Deli literature has been affected by the teachings of Buddhism (as seen in their statues and Nagari and Kawi script) and Hinduism (as seen in their epics Sri Rama, Perang Pandawa Jaja, and Sang Boma). They also enjoy Melayu Pantun, a traditional Melayu singing dialogue. The Deli are often hesitant to speak directly for fear of offending someone and therefore, they employ signs, parables and allegories (pantun). Other aspects of the Deli culture are traditional theater (makyong) and dance (main lukah menari). Both of these employ magic through the use of puppets (lukah) and the chanting of a mantra. Deli art has been greatly influenced by elements of Islam and has similarities with the art of the Malay of Malaysia. The Deli’s means of livelihood are traditional farming, fishing, and trade. Some have become government employees. The government and foreign companies own the tobacco, tea, rubber, palm oil, and chocolate plantations in this area. These plantations utilize modern technology.The Deli consist of two primary groups: the aristocracy and the common people. The aristocracy can be divided into two levels: the upper level, which is the ruling level made up of the king and the king’s children, and the lower level, which is made up of descendents of the high-ranking officials from the area. The common people also have a variety of groupings, including village leaders, religious leaders, intellectuals, and so on.The traditional Deli house is on a raised platform about two meters off the ground. The number of poles holding up the house shows a person’s status. In family life men and women are equal. According to the Deli, this agrees with Islam. Therefore, both men and women are able to receive part of the inheritance from their parents.
The majority of the Deli have embraced the Sufi form of Islam. It is often said that all Melayu are Muslim. For that reason, it is said in the community that whenever a person becomes a Muslim they become a Melayu. Animistic beliefs that spirits are in all places and influence mankind are also strong. Thus, their traditional ceremonies are focused upon seeking protection through magic by either appeasing or controlling both good and bad spirits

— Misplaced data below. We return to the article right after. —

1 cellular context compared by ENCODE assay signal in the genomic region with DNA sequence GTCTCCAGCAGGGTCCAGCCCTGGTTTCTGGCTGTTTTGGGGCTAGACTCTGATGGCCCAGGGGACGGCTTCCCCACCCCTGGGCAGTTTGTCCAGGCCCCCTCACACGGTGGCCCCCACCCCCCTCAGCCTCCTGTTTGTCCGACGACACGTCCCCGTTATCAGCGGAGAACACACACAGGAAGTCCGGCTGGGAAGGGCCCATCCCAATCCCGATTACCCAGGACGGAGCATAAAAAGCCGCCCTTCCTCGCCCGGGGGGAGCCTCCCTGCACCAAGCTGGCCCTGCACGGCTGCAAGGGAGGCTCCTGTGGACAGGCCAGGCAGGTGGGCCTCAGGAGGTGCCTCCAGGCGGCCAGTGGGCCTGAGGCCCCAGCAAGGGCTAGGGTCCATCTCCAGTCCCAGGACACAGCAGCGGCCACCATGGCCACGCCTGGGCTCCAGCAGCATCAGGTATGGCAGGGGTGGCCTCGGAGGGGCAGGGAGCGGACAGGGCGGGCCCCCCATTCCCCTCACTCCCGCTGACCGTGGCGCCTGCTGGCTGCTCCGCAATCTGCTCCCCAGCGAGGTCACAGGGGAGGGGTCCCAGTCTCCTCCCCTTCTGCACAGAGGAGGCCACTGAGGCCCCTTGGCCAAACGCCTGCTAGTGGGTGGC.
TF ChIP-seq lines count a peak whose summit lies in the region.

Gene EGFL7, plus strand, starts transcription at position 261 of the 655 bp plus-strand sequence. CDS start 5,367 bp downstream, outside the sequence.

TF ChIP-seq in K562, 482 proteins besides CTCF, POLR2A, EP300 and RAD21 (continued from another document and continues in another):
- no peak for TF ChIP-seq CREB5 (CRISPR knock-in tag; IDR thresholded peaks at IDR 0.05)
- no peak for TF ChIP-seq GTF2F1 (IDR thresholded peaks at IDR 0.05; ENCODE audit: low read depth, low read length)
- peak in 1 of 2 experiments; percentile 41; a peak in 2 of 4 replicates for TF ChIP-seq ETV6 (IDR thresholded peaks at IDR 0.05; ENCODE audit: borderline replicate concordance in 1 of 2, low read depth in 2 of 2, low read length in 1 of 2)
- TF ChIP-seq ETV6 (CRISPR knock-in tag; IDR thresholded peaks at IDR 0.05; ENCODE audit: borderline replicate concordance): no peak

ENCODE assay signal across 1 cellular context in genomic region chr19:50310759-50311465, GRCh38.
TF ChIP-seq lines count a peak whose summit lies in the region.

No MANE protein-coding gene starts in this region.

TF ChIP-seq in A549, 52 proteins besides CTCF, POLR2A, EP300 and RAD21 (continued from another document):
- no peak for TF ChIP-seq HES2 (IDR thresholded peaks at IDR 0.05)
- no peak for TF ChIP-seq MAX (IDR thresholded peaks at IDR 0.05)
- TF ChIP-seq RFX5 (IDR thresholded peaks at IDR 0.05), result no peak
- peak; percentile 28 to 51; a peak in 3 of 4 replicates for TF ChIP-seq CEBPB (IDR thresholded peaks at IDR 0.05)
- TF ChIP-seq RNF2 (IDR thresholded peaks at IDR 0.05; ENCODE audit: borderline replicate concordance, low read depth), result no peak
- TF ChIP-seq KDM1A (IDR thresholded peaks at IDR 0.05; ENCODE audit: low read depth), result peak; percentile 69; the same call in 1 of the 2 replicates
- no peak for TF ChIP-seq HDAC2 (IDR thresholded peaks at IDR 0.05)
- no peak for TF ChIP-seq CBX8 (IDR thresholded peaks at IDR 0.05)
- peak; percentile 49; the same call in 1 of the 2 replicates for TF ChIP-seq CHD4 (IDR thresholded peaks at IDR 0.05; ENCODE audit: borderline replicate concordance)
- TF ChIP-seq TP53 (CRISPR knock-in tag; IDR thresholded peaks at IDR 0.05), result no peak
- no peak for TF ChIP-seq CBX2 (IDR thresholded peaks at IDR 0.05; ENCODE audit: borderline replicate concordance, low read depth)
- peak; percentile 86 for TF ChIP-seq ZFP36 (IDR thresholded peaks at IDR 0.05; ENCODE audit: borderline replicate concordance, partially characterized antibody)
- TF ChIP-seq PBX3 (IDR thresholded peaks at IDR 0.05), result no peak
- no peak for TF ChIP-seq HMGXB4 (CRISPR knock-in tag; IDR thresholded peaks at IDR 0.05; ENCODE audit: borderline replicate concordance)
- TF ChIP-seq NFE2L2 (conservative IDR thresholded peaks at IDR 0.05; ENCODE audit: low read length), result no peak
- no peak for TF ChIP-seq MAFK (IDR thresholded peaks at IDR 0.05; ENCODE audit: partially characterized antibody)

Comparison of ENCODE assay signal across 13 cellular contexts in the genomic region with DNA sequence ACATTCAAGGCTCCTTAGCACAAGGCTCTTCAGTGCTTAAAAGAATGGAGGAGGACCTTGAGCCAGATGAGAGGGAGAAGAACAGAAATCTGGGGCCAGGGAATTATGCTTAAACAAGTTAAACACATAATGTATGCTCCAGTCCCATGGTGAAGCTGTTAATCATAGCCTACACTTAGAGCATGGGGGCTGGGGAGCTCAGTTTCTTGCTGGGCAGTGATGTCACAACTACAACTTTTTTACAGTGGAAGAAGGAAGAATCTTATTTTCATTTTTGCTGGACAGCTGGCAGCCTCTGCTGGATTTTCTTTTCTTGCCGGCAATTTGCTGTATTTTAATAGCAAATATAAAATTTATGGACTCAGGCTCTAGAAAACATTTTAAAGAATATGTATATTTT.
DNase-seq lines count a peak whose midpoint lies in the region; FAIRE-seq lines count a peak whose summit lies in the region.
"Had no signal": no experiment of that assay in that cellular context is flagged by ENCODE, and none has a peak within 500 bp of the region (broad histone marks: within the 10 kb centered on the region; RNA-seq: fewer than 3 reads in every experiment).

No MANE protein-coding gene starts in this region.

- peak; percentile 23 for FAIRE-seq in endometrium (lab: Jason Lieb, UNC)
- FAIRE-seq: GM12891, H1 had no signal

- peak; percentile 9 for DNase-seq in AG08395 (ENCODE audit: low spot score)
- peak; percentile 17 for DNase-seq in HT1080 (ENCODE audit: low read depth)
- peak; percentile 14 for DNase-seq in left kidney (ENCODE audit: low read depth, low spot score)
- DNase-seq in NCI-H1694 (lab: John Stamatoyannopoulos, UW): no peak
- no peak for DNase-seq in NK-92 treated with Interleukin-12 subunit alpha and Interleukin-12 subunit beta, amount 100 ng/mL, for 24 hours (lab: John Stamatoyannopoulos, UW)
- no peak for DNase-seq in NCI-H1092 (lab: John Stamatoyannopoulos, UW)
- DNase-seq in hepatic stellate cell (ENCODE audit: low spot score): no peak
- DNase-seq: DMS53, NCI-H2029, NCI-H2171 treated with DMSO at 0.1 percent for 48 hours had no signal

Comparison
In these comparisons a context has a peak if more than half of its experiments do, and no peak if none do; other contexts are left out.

Lubu Tribe 45.000 Animism
East Sumatra, central region. Dialects: Related to Kubu [kvb].
The Lubu are a people of mixed origin who live in central Sumatra. They mainly inhabit the mountainous regions of the various provinces of southern Batakland. The Lubu were formerly migratory peoples similar to the wild Kubu. Now, however, they are slowly being absorbed by the Batak.
In the early part of this century, the Lubu still roamed the mountains in a wild state, living mainly in tree houses. They shot game with blow guns and poisoned darts and existed on the products of the jungle. Their clothing was simple, they ate all types of meat, and they cooked in hollow bamboo.
Although they have made considerable progress since that time, the Lubu are still very tribal in their basic lifestyle. Like the Kubu, they are afraid of water and seldom wash, even though they live alongside rivers. They are generally despised and mistrusted by their Batak neighbors, who suspect them of partaking in all kinds of witchcraft.
No longer living in the trees, the Lubu now live in huts built on the ground. A group of houses forms a village (bandja), and a number of villages forms a district (kuria). The chief of the bandja is called na bodjo bodjo. All the older male members of the community (the family heads) have a voice in the village government. When a chief dies, he is succeeded by his son.
In every Lubu village there are special communal houses (tawatak) for boys and others for girls. After the age of twelve, both sexes are expected to sleep in these communal houses. Marriages usually take place when the girls turn fifteen. A small bride-price is required, but most Lubu men do not have the ability to pay it. As a result, most of them must work for up to two years for their future parents-in-law during the engagement period.
The Lubu grow rice as their staple crop. However, on the whole, they do not seem very particular in their choice of food. For special delicacies, they eat mice and bats, as well as monkeys killed with blowguns.
The musical instruments and songs of the Lubu have been adopted from the Batak. The Lubu often compose songs about their culture, and these are sung around the fires at night. Interestingly, the Lubu never dance.
Although 20% of the Lubu are nominally Muslim, the great majority (80%) are ethnic religionists, still practicing many of their pagan beliefs. Hosts of both good and evil spirits are honored, especially the spirit of the first tribal chief, Singa Tandang. The Lubu attribute sickness to the work of evil spirits, particularly ghosts who are said to work either externally or internally on a person. Many traditional rituals are performed at birth and puberty. Like the Alas-Kluet, Lubu girls have their teeth filed and permanently blackened before marriage.